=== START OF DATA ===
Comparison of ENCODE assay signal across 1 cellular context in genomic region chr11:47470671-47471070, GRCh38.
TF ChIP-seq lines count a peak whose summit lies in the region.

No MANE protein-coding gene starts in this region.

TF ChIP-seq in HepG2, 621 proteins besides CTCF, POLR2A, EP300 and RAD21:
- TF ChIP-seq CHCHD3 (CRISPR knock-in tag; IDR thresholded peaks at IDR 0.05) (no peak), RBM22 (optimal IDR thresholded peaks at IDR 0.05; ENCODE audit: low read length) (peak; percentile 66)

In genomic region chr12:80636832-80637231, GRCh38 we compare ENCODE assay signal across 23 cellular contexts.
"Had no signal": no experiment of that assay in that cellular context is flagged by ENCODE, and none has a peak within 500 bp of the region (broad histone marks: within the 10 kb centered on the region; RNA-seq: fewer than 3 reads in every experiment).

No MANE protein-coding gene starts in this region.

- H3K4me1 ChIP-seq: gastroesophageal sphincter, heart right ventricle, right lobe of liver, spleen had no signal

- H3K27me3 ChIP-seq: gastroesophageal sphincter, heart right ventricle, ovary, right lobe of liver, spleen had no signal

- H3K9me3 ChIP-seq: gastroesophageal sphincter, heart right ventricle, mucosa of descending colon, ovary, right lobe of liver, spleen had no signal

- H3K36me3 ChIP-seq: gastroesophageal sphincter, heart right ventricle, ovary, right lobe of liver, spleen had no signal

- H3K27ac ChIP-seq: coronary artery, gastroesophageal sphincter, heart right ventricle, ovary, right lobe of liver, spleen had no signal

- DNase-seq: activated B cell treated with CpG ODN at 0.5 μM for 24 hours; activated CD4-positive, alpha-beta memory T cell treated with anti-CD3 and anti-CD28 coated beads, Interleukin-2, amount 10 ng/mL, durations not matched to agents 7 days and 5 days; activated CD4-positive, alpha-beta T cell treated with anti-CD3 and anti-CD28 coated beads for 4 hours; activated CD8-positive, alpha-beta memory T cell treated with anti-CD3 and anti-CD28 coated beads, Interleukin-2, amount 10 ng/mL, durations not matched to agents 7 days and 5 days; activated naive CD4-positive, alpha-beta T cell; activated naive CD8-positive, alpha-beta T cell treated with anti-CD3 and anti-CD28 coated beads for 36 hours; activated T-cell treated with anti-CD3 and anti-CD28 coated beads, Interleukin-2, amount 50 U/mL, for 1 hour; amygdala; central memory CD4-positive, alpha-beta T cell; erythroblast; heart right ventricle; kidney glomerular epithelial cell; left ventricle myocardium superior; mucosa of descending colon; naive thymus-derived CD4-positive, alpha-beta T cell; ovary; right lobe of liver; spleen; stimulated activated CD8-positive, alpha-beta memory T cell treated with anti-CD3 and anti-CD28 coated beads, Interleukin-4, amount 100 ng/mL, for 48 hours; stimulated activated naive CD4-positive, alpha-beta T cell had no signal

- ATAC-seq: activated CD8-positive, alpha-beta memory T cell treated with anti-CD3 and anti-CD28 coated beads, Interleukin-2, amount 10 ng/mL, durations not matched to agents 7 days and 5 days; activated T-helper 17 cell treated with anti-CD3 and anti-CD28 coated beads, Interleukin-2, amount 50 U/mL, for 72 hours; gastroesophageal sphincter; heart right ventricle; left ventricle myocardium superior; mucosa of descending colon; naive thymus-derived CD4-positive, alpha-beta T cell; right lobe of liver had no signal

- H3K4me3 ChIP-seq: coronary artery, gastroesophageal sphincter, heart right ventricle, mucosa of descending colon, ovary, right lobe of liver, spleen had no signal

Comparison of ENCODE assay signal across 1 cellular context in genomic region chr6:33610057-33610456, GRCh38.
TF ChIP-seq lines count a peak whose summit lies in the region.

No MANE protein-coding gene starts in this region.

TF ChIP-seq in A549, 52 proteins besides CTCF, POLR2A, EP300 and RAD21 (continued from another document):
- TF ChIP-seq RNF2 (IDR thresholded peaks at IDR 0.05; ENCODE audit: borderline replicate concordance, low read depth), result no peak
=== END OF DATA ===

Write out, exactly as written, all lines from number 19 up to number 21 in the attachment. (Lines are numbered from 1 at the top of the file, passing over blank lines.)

No MANE protein-coding gene starts in this region.

TF ChIP-seq in A549, 52 proteins besides CTCF, POLR2A, EP300 and RAD21 (continued from another document):
- TF ChIP-seq RNF2 (IDR thresholded peaks at IDR 0.05; ENCODE audit: borderline replicate concordance, low read depth), result no peak